Some observers are sounding the alarm while others remain calm
It’s a question on the mind of many mortgage and real estate professionals across the country as interest rates rise and sales activity moderates: Just how cool is Canada’s housing market going to get?
There’s been plenty of unease in recent times about a market that’s been on a sizzling run over the last two years as Canadians seized the opportunities presented by record-low borrowing rates to splurge on property the length and breadth of the country.
A cocktail of factors including rapid home price appreciation, overvaluation and stagnant labour incomes contributed to Canada Mortgage and Housing Corporation’s (CMHC’s) declaration last year that the housing market had been exposed to “high vulnerability” and was now overheated.
Now Oxford Economics has sounded the alarm on the potentially steep downward trajectory of the market, forecasting that home prices across the country will plummet 24% by the middle of 2024.
With home prices set to continue climbing even in the current rising-rate environment, Oxford’s director of Canada Economics Tony Stillo said the housing market would ultimately “reach a breaking point and crash under the weight of its own success before year end.”
Others are more sanguine about the housing market’s prospects in the current economic climate. Justin Havre (pictured top), real estate advisor and team leader of Justin Havre & Associates of RE/MAX First, RE/MAX Canada’s number-one team for closed transactions last year, told Canadian Mortgage Professional that the recent slowdown was a positive development for the market.
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“It’s fair to say that the Canadian housing market has been like a boiling pot of water on a stove for the last two years. It’s way too hot and… needed to put a little bit of calmness in it,” he said.
“With all the stimulus that… governments have injected into their economies in the last two years during the pandemic, it’s bound to have an impact on the economy and on inflation. So, there’s no surprise to me that the interest rates are going up.”
Inflation has been the “elephant in the room” for well over a year, said Havre, with the Bank of Canada having resolutely stayed the course on keeping its benchmark rate low as the country navigated the COVID-19 pandemic.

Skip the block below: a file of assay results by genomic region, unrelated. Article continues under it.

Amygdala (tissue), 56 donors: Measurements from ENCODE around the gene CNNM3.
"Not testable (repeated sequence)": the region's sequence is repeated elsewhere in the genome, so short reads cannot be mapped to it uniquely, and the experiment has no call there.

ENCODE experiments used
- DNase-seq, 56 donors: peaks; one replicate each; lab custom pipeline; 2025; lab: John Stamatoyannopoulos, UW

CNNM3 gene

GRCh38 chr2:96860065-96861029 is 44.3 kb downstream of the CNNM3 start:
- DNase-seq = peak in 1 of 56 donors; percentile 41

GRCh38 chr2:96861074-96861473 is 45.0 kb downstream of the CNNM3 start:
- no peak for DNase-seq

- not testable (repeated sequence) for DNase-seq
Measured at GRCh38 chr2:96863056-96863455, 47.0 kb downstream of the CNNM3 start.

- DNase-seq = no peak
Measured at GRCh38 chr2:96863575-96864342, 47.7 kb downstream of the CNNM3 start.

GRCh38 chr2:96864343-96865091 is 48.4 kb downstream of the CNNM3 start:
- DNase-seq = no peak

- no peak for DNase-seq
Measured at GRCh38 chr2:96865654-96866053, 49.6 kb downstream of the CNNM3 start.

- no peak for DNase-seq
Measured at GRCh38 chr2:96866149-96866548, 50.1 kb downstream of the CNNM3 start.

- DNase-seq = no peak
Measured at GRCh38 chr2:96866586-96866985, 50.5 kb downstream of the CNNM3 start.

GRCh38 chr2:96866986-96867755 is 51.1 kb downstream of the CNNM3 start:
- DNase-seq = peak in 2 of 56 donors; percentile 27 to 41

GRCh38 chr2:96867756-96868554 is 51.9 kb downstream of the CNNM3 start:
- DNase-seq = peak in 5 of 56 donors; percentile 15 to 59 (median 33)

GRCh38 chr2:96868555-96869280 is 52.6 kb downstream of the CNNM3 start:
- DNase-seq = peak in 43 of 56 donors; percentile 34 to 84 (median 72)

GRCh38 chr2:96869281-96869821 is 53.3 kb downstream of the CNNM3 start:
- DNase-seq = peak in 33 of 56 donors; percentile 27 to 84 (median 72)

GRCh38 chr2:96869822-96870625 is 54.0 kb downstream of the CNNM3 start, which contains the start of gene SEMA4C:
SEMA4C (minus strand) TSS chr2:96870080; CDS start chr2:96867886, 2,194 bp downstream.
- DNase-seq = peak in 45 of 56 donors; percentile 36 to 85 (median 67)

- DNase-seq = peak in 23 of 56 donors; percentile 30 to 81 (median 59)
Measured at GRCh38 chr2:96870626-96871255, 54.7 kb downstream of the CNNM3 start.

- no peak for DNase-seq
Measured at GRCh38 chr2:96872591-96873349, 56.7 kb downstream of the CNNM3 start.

Still, while rates are likely to rise substantially this year, he said predictions of a 1980s-style inflationary surge to the high teens were probably wide of the mark – and that higher rates could end up helping the market in the long run.
“I don’t think we can really expect anything like that, but we should expect that there are going to be some higher interest rates, which will settle the real estate market down a bit… not a bad thing, because buyers are sometimes having to make their biggest life decision or their biggest purchase in a matter of minutes while they’re inside a home,” he said.
A more balanced market could mean that buyers have better selection and, crucially, more time to make a decision on a home that best fits their needs and wants, according to Havre.
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On the home price issue, a recent RBC Economics report indicated that a “shift” appeared to be taking place as price growth began to moderate, although it stopped short of predicting a similar crash to that forecast by Oxford.
“With the Bank of Canada continuing to hike rates quickly and aggressively, we may have already reached peak prices in Toronto (and will soon be showing signs of prices trending down in other markets),” the report’s author Carrie Freestone noted.
A drop in prices outright in Toronto between March and April marked the first decline for over 13 years, RBC indicated, with Vancouver recording a 1% rise in composite benchmark prices – half the average pace of the previous six months.
As Canada emerges from the pandemic and rates continue their upward journey, Havre anticipated an increasingly stable home price environment, albeit one that would continue to see modest appreciation.
“I do foresee that the real estate market will stabilize more with activity [and] prices may fluctuate a little bit monthly, but year over year I think we’ll continue to see price gains,” he said. “Maybe not to the tune of 40% plus, but I do think there will be moderate price gains.”